"Yes, I see it. Third-line trench."

Again they marched with wary tread,
Following on where the Sergeant led
Through the wet and the muck as well,
Till they came to another parallel.
They halted there in the mud and drench,
And the Sergeant whispered, "Second-line trench!"
And the Captain whispered, "Second-line trench!"
And the Aide repeated, "Second-line trench!"
And Pershing nodded: "Second-line trench!"

Yet on they went through mire like pitch
Till they came to a fine and spacious ditch
Well camouflaged from planes and Zeps
Where soldiers stood on firing steps
And a Major sat on a wooden bench;
And the Sergeant whispered, "First-line trench!"
And the Captain whispered, "First-line trench!"
And the Aide repeated, "First-line trench!"
And Pershing whispered, "Yes. I see.
How far off is the enemy?"
And the faithful Aide he asked, asked he,
"How far off is the enemy?"
And the Captain breathed in a softer key,
"How far off is the enemy?"

The silence lay in heaps and piles
As the Sergeant whispered, "Just three miles."
And the Captain whispered, "Just three miles."
And the Aide repeated, "Just three miles."
"Just three miles!" the General swore,
"What in hell are we whispering for?"
And the faithful Aide the message bore,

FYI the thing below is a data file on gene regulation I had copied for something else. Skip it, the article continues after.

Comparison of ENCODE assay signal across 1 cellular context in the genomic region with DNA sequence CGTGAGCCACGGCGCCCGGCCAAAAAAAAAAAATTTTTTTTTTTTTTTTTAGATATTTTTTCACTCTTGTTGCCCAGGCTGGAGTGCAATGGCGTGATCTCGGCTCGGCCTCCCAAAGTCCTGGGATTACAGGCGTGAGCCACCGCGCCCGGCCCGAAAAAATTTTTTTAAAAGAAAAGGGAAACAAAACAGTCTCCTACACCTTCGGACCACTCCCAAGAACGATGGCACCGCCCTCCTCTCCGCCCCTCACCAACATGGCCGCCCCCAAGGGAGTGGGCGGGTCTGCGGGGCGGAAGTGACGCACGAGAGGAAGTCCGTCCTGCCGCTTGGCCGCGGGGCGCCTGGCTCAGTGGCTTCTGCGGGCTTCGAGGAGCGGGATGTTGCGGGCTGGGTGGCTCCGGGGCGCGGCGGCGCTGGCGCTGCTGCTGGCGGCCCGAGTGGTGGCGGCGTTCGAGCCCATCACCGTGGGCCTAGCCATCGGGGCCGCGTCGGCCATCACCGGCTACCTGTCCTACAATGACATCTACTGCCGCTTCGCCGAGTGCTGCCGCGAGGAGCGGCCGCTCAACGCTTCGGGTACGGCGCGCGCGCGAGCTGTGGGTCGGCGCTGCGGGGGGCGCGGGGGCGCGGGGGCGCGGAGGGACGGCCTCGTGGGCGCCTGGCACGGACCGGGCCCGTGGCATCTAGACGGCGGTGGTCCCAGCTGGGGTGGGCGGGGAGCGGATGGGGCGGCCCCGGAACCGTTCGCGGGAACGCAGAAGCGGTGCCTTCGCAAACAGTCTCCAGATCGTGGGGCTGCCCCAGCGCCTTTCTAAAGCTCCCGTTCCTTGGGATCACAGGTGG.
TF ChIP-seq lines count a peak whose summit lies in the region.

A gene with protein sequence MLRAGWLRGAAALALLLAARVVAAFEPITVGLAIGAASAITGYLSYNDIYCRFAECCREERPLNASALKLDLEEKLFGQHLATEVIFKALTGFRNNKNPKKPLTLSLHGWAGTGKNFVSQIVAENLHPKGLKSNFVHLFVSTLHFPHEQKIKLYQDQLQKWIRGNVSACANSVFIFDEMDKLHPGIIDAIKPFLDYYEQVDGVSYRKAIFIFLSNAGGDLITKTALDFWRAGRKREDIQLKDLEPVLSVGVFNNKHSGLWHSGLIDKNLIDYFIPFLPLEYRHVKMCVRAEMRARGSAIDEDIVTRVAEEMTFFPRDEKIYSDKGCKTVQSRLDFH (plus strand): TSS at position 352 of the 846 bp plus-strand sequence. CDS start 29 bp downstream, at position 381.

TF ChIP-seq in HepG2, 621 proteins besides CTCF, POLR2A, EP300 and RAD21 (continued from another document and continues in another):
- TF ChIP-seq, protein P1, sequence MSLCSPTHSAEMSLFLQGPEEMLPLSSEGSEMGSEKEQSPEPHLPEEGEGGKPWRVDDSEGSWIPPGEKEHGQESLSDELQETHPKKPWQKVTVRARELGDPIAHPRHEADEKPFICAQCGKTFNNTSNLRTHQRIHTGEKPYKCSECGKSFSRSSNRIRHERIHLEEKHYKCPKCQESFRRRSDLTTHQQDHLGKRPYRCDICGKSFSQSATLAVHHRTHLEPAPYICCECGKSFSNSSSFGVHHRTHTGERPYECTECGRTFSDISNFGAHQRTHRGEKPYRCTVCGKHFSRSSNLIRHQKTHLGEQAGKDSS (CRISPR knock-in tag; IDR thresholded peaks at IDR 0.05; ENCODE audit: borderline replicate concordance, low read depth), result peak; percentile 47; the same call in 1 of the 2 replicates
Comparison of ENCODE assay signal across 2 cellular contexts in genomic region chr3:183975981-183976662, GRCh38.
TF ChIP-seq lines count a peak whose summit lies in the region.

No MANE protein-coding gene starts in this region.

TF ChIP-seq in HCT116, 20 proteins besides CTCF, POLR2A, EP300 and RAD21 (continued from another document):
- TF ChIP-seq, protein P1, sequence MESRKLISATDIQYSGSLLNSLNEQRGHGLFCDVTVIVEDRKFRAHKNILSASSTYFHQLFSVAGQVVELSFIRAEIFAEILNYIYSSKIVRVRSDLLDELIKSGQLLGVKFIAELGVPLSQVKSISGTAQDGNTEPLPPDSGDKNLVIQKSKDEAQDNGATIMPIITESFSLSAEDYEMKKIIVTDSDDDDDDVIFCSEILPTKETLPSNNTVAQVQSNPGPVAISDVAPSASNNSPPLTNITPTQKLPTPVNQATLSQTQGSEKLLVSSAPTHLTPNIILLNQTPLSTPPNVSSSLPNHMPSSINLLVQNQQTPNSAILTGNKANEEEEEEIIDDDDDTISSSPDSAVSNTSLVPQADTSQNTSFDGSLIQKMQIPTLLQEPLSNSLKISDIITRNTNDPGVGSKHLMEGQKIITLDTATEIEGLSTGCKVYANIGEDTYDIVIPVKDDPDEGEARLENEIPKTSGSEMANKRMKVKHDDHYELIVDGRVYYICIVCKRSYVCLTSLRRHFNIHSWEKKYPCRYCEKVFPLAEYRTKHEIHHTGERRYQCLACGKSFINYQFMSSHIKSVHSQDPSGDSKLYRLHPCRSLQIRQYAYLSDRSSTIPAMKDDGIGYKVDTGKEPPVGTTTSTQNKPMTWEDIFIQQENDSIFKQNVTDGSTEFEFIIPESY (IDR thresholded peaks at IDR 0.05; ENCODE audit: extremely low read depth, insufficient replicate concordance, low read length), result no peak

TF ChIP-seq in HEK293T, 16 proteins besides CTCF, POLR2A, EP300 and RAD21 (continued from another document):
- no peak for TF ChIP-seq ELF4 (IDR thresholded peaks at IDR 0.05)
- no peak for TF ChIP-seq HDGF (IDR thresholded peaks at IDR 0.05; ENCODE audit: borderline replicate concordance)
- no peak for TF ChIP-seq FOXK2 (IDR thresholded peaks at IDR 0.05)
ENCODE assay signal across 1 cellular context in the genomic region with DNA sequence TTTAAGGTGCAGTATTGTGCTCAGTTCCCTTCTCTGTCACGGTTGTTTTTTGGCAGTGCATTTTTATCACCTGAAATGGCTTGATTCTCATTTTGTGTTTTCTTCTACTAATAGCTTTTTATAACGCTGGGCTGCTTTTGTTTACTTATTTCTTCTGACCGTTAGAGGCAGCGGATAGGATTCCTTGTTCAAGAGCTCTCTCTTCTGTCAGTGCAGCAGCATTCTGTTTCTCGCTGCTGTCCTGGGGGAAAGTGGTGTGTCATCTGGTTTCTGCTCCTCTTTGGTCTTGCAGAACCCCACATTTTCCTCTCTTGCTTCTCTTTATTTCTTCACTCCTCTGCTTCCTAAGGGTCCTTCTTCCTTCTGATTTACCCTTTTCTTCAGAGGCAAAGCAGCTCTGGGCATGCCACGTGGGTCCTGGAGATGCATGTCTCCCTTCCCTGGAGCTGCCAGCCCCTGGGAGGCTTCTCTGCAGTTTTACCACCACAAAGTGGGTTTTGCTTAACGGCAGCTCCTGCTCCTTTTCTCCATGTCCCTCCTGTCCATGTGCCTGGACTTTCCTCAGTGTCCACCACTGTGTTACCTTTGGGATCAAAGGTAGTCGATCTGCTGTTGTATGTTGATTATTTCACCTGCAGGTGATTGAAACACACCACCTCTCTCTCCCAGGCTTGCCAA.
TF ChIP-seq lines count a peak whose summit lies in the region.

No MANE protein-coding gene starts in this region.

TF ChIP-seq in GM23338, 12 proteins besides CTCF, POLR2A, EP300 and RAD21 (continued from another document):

"What in hell are we whispering for?"
And the Captain said in a gentle roar,
"What in hell are we whispering for?"
"Whispering for?" the echo rolled;
And the Sergeant whispered, "I have a cold."

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Requiem by Robert Louis Stevenson

Under the wide and starry sky
Dig the grave and let me lie.
Glad did I live and gladly die,
And I laid me down with a will.

This be the verse you grave for me:
Here he lies where he longed to be;
Home is the sailor, home from the sea,
And the hunter home from the hill.

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Sea Fever by John Masefield

I must go down to the seas again, to the lonely sea and the sky,
And all I ask is a tall ship and a star to steer her by,
And the wheel's kick and the wind's song and the white
sail's shaking,
And a gray mist on the sea's face, and a gray dawn breaking.

I must go down to the seas again, for the call of the running tide
Is a wild call and a clear call that may not be denied;
And all I ask is a windy day with the white clouds flying,
And the flung spray and the blown spume, and the
sea-gulls crying.

I must go down to the seas again, to the vagrant gypsy life,
To the gull's way and the whale's way where the wind's
like a whetted knife;
And all I ask is a merry yarn from a laughing fellow-rover,
And quiet sleep and a sweet dream when the long trick's over.

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Sir Patrick Spens by Anonymous

I. THE SAILING

The king sits in Dunfermline town,
Drinking the blude-red wine:
"O whare will I get a skeely skipper,
To sail this new ship o' mine?"

O up and spak an eldern knight,
Sat at the king's right knee;
"Sir Patrick Spens is the best sailor
That ever sail'd the sea."

Our king has written a braid letter,
And seal'd it with his hand,
And sent it to Sir Patrick Spens,
Was walking on the strand.

"To Noroway, to Noroway,
To Noroway o'er the faem;
The king's daughter o' Noroway,
'Tis thou must bring her hame."

The first word that Sir Patrick read,
So loud, loud laugh'd he;
The neist word that Sir Patrick read